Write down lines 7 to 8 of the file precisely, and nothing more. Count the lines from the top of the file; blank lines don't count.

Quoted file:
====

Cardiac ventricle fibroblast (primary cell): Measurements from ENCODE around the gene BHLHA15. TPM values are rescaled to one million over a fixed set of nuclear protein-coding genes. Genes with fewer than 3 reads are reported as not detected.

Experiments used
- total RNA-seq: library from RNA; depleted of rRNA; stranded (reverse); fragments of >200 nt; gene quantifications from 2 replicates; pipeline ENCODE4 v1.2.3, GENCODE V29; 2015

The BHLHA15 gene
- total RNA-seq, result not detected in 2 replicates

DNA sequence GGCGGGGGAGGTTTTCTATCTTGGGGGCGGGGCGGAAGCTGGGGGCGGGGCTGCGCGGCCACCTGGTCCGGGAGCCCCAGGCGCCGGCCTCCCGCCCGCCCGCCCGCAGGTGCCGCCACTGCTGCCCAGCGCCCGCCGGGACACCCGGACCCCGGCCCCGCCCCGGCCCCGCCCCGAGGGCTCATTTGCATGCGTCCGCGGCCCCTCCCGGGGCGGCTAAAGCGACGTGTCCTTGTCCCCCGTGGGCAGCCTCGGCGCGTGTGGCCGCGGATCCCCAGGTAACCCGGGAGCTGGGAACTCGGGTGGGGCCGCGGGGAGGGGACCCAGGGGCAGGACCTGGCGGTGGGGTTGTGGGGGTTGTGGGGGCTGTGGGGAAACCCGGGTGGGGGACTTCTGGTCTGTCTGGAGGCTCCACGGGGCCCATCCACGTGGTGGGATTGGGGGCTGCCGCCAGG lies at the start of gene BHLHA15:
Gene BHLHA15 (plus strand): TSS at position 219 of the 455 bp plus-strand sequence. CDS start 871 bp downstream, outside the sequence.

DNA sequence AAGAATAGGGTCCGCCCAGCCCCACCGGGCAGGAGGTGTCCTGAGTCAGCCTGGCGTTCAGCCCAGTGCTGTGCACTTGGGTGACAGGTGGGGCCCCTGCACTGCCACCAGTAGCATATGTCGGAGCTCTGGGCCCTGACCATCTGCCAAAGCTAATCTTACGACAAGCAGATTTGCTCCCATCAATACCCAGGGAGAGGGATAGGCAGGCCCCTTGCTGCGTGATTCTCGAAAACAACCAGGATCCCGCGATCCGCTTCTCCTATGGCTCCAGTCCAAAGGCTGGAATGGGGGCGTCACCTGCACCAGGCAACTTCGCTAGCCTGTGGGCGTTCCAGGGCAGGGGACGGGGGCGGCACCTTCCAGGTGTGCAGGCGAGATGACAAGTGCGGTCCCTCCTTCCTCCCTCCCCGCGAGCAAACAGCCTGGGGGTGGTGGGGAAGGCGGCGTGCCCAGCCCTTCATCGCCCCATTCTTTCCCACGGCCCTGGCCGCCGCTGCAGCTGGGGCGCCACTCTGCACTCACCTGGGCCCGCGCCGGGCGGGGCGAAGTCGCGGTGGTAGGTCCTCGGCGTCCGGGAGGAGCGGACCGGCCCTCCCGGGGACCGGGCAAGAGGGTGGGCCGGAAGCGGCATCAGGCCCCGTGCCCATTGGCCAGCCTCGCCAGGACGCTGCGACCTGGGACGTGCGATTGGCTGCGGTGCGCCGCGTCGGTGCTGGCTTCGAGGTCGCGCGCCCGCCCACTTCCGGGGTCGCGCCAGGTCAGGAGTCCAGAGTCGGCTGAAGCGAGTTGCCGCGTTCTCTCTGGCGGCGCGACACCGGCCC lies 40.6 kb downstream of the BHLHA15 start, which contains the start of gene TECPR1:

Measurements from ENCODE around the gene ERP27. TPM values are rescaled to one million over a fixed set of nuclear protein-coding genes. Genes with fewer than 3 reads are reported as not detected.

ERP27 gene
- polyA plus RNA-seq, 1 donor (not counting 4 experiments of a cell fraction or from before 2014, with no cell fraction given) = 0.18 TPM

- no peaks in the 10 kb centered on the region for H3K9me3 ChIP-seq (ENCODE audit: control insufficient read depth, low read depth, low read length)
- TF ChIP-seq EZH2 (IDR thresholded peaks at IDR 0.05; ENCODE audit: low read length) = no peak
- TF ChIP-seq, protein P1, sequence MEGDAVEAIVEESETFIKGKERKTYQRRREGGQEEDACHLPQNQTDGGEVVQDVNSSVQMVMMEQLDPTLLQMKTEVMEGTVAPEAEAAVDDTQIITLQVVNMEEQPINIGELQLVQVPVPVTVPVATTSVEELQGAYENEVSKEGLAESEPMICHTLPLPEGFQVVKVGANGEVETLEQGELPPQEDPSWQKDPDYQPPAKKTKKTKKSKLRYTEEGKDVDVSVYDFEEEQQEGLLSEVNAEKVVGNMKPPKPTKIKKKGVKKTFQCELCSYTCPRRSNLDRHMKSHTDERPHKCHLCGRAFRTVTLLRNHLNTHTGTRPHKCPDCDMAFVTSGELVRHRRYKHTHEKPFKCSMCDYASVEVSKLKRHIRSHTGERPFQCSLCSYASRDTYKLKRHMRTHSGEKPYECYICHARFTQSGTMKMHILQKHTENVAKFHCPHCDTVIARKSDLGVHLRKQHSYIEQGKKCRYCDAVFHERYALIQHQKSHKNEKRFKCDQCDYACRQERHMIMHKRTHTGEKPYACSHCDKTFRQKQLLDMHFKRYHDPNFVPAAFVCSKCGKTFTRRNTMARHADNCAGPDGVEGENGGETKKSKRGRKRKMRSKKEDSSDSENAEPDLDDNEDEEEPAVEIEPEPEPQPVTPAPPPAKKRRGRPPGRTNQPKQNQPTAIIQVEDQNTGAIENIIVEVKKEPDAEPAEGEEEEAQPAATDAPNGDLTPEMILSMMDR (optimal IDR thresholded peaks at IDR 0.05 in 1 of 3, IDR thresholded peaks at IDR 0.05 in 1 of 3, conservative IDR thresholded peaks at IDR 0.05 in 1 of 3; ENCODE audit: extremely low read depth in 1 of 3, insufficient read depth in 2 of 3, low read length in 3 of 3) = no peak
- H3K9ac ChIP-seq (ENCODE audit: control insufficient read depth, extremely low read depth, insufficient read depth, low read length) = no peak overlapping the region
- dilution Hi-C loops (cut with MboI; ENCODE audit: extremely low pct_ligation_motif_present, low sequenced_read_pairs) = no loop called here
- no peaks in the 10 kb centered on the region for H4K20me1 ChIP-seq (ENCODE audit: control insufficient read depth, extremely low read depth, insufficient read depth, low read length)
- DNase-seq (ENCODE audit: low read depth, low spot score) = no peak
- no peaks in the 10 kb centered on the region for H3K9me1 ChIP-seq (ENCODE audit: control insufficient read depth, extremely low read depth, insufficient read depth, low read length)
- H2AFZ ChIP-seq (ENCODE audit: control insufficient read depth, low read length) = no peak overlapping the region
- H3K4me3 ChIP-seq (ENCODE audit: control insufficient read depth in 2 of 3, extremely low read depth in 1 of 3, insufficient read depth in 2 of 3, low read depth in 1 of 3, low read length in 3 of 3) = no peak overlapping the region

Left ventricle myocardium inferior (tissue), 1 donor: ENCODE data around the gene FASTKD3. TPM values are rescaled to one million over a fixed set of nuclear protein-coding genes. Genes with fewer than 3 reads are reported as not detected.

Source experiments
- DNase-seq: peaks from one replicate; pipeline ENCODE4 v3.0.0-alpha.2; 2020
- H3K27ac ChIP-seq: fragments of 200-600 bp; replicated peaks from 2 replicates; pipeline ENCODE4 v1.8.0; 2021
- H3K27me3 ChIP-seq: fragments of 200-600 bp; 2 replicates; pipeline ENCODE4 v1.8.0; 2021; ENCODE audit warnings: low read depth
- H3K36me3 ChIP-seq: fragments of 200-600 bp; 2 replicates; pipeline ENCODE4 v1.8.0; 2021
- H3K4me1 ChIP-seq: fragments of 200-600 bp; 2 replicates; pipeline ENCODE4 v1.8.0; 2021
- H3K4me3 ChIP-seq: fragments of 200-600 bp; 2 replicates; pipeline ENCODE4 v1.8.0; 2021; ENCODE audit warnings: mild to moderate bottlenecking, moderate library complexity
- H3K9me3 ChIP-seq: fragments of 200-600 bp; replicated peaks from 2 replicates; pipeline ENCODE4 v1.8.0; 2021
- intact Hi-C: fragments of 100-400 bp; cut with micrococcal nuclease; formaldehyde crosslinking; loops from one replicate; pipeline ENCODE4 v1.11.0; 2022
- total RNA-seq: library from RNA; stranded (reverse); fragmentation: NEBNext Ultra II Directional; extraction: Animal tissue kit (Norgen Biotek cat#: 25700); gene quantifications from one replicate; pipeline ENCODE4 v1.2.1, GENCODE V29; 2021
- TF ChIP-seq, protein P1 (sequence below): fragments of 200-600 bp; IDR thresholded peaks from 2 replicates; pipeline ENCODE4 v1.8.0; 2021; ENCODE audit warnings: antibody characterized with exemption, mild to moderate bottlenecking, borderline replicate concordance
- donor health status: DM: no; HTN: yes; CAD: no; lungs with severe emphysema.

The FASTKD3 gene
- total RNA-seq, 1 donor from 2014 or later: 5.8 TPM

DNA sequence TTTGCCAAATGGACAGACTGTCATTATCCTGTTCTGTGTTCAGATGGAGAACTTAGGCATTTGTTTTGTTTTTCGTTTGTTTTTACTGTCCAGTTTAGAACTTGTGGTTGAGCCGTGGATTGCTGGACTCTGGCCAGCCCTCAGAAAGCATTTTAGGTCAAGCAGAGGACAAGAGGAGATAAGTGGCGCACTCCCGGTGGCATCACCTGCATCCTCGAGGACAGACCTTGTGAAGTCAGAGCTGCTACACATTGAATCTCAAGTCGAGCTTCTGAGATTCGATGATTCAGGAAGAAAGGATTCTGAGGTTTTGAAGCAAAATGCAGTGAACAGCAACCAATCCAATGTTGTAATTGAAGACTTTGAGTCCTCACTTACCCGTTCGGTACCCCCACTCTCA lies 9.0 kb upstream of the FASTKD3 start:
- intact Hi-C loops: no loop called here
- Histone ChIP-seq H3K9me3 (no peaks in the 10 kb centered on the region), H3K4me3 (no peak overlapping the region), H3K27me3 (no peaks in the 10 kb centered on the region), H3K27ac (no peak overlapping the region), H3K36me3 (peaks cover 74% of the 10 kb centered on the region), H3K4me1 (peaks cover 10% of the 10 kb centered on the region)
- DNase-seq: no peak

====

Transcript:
Gene BHLHA15 (plus strand): TSS at position 219 of the 455 bp plus-strand sequence. CDS start 871 bp downstream, outside the sequence.

DNA sequence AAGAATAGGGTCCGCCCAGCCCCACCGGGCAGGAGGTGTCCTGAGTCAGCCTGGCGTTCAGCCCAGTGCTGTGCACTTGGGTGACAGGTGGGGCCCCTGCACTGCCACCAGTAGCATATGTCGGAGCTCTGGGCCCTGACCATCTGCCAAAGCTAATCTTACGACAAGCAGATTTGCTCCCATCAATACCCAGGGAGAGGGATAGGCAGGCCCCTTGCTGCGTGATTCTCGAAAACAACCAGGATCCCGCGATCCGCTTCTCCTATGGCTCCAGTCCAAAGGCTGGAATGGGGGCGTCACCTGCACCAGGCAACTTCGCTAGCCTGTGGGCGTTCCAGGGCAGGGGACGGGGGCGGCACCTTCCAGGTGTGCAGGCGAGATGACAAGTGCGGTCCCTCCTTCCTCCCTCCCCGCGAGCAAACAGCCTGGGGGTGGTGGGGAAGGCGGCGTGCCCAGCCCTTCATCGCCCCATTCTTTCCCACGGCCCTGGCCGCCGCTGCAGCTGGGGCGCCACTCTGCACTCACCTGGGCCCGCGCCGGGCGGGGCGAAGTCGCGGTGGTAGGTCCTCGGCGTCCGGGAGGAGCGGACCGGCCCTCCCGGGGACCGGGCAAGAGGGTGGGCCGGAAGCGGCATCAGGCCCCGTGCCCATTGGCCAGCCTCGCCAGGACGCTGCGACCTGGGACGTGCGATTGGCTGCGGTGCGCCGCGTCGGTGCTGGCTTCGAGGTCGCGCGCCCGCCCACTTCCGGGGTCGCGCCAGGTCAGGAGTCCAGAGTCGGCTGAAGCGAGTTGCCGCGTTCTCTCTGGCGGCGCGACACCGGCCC lies 40.6 kb downstream of the BHLHA15 start, which contains the start of gene TECPR1: